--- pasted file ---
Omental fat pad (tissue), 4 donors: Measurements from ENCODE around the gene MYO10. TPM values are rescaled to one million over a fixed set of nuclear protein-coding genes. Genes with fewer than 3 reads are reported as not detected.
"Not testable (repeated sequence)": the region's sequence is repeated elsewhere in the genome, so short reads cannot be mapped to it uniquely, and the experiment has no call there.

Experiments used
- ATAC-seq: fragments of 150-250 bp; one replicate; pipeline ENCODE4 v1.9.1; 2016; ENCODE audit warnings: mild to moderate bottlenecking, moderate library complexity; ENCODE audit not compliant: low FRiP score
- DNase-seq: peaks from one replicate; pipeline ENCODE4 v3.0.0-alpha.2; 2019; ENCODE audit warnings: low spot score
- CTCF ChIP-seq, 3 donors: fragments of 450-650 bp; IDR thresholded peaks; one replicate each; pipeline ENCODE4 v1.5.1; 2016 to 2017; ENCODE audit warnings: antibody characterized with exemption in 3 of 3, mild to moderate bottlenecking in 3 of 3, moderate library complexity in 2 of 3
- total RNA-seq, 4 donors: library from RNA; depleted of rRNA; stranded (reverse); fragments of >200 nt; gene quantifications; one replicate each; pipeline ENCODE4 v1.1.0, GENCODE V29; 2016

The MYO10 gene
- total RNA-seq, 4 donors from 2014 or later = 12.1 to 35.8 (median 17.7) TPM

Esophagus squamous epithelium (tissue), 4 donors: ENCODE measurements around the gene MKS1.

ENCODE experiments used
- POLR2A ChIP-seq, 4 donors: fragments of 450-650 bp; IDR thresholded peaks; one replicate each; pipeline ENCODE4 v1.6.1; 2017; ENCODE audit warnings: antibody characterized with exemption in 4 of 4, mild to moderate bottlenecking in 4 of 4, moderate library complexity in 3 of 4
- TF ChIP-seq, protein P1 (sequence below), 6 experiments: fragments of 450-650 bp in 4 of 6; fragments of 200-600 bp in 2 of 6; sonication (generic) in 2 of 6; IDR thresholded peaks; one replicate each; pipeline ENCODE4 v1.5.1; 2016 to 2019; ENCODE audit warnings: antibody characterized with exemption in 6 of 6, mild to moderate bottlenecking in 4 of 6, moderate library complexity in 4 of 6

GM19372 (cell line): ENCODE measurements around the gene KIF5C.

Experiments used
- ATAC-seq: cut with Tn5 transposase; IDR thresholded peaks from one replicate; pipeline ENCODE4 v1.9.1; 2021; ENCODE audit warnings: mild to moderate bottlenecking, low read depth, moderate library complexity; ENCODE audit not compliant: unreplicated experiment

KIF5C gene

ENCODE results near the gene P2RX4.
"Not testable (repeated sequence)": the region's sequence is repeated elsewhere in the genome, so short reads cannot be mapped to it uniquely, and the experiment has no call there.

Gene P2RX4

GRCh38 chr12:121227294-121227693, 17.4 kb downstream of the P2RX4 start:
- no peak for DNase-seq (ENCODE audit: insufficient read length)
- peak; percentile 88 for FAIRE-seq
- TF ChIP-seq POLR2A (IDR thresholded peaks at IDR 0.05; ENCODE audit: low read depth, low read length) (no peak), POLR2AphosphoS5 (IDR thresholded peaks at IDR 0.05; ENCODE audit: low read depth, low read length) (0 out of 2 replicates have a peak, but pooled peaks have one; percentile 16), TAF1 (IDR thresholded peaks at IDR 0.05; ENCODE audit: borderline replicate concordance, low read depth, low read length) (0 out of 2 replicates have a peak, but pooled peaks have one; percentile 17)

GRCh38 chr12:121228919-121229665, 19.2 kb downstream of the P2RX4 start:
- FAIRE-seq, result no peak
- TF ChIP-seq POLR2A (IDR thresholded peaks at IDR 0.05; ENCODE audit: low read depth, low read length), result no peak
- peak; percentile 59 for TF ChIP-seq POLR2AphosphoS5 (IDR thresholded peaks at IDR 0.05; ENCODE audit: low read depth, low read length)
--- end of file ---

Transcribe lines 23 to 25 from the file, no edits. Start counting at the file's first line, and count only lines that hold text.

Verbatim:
- peak; percentile 88 for FAIRE-seq
- TF ChIP-seq POLR2A (IDR thresholded peaks at IDR 0.05; ENCODE audit: low read depth, low read length) (no peak), POLR2AphosphoS5 (IDR thresholded peaks at IDR 0.05; ENCODE audit: low read depth, low read length) (0 out of 2 replicates have a peak, but pooled peaks have one; percentile 16), TAF1 (IDR thresholded peaks at IDR 0.05; ENCODE audit: borderline replicate concordance, low read depth, low read length) (0 out of 2 replicates have a peak, but pooled peaks have one; percentile 17)

GRCh38 chr12:121228919-121229665, 19.2 kb downstream of the P2RX4 start: